Erwin Schrödinger (Erwin Rudolf Josef Alexander Schrödinger, 12 August 1887, Vienna-Erdberg – 4 January 1961, Vienna) was an Austrian physicist and theoretical biologist. He was one of the founding fathers of quantum theory and won the Nobel Prize in Physics in 1933.
Schrödinger went to the Academic Gymnasium from 1898 to 1906. Afterwards he studied mathematics and physics in Vienna and wrote his habilitation up from 1910.
After the take-over of power by the Nazis, Schrödinger left Germany and got a new professorship in Oxford. In 1933 he was awarded the Nobel Prize. Three years later he returned to Austria and became professor in Graz. In 1938 he had to leave Austria, because the Nazis had taken over government. He went to Dublin and became director of the School for Theoretical Physics.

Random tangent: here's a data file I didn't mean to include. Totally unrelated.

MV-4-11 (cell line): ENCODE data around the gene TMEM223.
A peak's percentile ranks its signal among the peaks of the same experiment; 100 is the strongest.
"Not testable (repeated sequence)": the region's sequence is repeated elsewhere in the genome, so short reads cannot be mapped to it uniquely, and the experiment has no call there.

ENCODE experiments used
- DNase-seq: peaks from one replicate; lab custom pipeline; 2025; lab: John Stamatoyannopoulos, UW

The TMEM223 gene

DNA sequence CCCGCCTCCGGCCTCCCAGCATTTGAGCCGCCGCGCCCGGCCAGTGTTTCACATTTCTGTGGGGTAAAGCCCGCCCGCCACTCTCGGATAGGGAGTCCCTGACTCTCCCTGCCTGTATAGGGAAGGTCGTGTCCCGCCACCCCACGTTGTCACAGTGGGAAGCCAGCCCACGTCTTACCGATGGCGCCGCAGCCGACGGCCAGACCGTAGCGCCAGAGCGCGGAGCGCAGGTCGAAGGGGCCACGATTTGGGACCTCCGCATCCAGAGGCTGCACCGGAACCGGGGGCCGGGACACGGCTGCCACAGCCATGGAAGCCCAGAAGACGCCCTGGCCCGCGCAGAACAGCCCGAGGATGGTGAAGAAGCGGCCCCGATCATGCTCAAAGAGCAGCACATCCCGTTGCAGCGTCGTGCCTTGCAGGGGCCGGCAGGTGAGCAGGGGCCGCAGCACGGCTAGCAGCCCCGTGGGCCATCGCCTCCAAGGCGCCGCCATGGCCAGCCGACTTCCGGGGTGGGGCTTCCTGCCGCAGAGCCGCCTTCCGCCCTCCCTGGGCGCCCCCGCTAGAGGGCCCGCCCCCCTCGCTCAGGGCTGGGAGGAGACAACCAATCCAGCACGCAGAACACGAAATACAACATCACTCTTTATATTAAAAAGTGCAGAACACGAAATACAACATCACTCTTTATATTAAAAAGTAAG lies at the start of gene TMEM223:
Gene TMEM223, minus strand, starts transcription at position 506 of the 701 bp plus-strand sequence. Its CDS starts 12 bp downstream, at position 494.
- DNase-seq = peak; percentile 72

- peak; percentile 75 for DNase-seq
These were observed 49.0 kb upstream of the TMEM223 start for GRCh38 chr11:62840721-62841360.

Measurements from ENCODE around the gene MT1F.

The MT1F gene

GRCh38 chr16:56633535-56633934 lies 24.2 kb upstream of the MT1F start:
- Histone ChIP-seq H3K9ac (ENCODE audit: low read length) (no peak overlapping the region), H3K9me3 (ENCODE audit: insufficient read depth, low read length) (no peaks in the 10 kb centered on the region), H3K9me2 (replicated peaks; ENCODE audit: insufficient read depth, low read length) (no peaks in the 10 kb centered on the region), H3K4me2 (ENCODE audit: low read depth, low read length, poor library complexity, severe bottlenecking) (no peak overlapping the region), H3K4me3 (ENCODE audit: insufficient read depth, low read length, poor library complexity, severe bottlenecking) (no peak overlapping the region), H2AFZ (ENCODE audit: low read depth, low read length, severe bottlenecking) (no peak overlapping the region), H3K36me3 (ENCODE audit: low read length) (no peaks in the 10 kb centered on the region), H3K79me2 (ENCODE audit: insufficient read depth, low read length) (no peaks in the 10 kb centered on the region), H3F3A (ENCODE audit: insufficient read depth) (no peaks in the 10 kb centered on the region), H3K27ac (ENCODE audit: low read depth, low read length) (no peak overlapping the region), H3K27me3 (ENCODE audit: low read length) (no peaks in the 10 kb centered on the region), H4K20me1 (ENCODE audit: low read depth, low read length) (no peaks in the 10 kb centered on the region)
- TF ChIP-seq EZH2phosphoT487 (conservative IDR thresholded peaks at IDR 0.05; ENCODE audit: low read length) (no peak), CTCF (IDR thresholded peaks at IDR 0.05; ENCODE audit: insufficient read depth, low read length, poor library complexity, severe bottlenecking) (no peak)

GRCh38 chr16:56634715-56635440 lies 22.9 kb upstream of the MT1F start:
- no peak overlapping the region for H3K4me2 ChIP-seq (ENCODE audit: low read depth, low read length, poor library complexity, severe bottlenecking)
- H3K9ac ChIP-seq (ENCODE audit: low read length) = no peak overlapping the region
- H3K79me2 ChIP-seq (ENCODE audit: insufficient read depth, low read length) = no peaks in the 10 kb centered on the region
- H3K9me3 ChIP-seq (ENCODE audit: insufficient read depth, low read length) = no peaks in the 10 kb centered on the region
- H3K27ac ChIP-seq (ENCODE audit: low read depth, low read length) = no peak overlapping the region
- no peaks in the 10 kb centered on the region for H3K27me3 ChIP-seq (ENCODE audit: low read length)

In 1956 he returned to Vienna and got a professorship for Theoretical Physics. He died of tuberculosis in 1961.
Schrödinger's most important work is the wave mechanics – a formulation of quantum mechanics, and especially the Schrödinger equation. He also worked on the field of biophysics. He invented the concept of negentropy and helped to develop molecular biology.
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